Hosted Reports

SQL Server 2005 includes a Report Server Project in the SQL Server 2005 Business Intelligence Development Studio for designing reports that will be hosted on a Report Server. Some of the benefits of deploying hosted reports include security, caching, scheduling, and delivery.

Hosted reports use the standard report definition format (RDL). This format contains information about how to connect to the data source and extract appropriate data.

Embedded Reports

Visual Studio 2005 includes the ability to design reports and embed them directly in any language project, including Visual Basic, Visual C#, Visual J#, or Managed C++.

The embedded Report Designer has the same functionality as the Report Server Designer included in SQL Server 2005, but uses the Visual Studio data source functionality to access data for the report. Reports can access traditional data sources or object collections.

Embedded reports use a report definition version (RDLC) that includes metadata about the data sources, but does not contain connection or query information. This is described in detail in the next section.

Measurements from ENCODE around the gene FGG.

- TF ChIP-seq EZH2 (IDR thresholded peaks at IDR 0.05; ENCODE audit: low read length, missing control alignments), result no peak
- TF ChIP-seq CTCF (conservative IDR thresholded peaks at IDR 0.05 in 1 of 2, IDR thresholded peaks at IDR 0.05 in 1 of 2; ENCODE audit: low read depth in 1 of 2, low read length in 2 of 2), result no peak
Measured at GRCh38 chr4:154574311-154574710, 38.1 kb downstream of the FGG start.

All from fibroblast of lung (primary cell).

For more information about designing reports, see SQL Server Reporting Services Books Online.

Embedding Reports with the Report Viewer Controls

Visual Studio 2005 comes with freely redistributable Report Viewer controls for embedding Reporting Services functionality into custom applications. These controls require that Microsoft .NET Framework 2.0 is installed on the target machine.

There are two versions of the Report Viewer control: one for Windows clients and one for Web-based (ASP.NET) applications. The Visual Studio toolbox automatically provides the right control, based on the type of project you are creating.